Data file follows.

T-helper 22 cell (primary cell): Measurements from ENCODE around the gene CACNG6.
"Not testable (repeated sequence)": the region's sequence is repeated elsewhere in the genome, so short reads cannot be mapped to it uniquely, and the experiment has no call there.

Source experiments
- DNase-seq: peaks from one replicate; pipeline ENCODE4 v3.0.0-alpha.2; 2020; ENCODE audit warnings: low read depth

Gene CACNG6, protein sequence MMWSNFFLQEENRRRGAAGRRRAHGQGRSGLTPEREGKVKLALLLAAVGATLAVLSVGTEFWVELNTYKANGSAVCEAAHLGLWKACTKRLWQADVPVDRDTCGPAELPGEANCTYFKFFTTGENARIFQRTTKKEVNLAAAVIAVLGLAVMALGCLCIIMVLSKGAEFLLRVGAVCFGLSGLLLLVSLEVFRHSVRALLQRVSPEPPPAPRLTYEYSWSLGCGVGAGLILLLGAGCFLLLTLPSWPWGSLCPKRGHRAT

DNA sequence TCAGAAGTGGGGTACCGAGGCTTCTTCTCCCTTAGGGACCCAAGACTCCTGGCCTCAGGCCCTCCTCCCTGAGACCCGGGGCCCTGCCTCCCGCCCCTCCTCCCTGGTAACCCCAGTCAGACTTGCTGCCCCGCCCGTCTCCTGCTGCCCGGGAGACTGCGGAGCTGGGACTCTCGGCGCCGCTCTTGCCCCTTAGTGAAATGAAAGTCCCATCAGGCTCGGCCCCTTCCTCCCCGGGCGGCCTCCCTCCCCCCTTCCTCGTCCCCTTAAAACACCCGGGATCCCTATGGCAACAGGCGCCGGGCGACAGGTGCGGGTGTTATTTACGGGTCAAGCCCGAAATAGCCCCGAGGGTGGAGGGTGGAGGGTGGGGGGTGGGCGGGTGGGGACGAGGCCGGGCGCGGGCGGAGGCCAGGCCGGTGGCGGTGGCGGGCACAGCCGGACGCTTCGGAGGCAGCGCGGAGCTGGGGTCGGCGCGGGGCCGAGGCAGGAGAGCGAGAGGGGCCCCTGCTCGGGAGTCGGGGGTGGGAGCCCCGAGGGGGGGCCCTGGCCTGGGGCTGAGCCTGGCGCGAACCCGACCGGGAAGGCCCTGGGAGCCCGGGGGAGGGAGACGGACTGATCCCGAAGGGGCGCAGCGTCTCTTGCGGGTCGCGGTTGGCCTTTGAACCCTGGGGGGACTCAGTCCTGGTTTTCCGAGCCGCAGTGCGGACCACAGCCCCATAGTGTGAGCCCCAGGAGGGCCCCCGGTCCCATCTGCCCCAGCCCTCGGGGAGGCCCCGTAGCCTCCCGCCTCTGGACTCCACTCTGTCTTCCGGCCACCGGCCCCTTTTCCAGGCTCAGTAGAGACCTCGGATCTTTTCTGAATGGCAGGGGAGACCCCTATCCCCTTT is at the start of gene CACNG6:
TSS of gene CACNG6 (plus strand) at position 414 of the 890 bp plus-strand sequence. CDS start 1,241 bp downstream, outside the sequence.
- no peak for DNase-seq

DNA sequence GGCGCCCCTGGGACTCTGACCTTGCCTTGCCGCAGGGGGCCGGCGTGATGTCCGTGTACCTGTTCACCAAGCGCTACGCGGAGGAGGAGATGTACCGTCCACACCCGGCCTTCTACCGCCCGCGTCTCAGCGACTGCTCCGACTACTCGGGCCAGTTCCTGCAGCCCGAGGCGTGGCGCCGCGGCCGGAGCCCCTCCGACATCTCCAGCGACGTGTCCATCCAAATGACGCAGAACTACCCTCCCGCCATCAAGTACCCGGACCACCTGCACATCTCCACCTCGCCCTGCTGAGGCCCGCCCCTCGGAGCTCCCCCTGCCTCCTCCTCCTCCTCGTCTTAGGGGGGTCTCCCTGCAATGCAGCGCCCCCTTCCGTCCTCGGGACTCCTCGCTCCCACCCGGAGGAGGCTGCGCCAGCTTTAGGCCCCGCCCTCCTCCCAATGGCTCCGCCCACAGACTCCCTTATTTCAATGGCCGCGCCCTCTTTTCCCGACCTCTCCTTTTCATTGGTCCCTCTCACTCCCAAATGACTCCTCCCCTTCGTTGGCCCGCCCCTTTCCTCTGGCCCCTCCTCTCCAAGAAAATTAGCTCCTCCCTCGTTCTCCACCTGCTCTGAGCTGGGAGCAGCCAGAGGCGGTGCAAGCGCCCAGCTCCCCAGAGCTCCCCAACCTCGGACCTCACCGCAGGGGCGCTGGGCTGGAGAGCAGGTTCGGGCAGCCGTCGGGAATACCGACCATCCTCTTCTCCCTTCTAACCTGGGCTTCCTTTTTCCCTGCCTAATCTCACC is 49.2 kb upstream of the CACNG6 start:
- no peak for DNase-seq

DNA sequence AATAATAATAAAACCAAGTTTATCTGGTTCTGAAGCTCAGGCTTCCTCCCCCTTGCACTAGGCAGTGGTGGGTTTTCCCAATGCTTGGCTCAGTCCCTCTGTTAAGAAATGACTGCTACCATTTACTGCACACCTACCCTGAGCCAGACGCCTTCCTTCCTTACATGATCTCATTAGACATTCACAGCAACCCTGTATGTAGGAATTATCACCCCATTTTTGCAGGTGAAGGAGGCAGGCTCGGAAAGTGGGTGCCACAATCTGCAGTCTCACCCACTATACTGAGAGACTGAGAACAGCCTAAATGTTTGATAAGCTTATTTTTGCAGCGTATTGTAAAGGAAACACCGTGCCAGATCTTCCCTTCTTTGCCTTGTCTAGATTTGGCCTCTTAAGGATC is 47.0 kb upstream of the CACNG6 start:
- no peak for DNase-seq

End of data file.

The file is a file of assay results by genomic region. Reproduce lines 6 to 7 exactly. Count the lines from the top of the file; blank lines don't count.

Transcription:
DNA sequence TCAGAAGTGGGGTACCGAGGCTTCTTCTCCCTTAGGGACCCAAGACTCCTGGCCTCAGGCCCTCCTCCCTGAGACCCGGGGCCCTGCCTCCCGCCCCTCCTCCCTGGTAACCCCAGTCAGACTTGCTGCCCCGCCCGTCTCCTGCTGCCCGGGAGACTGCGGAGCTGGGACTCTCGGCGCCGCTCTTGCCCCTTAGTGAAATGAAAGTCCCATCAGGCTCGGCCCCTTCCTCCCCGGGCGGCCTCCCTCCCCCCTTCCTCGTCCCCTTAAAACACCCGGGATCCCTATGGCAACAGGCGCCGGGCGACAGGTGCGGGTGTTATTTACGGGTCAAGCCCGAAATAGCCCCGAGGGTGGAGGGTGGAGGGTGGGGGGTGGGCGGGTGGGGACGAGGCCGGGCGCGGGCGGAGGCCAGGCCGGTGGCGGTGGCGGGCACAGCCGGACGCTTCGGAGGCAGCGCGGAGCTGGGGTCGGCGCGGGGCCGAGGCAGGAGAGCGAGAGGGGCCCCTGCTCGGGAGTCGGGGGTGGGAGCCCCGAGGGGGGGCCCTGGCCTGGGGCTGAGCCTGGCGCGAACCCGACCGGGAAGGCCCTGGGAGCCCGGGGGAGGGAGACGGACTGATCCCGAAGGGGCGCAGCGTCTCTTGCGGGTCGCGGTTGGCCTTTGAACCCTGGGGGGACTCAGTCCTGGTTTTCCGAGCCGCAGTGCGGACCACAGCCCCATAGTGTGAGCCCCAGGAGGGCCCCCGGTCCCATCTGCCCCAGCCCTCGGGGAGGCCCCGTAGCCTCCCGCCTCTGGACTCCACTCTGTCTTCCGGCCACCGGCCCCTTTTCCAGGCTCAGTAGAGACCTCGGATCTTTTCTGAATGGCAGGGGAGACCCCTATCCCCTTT is at the start of gene CACNG6:
TSS of gene CACNG6 (plus strand) at position 414 of the 890 bp plus-strand sequence. CDS start 1,241 bp downstream, outside the sequence.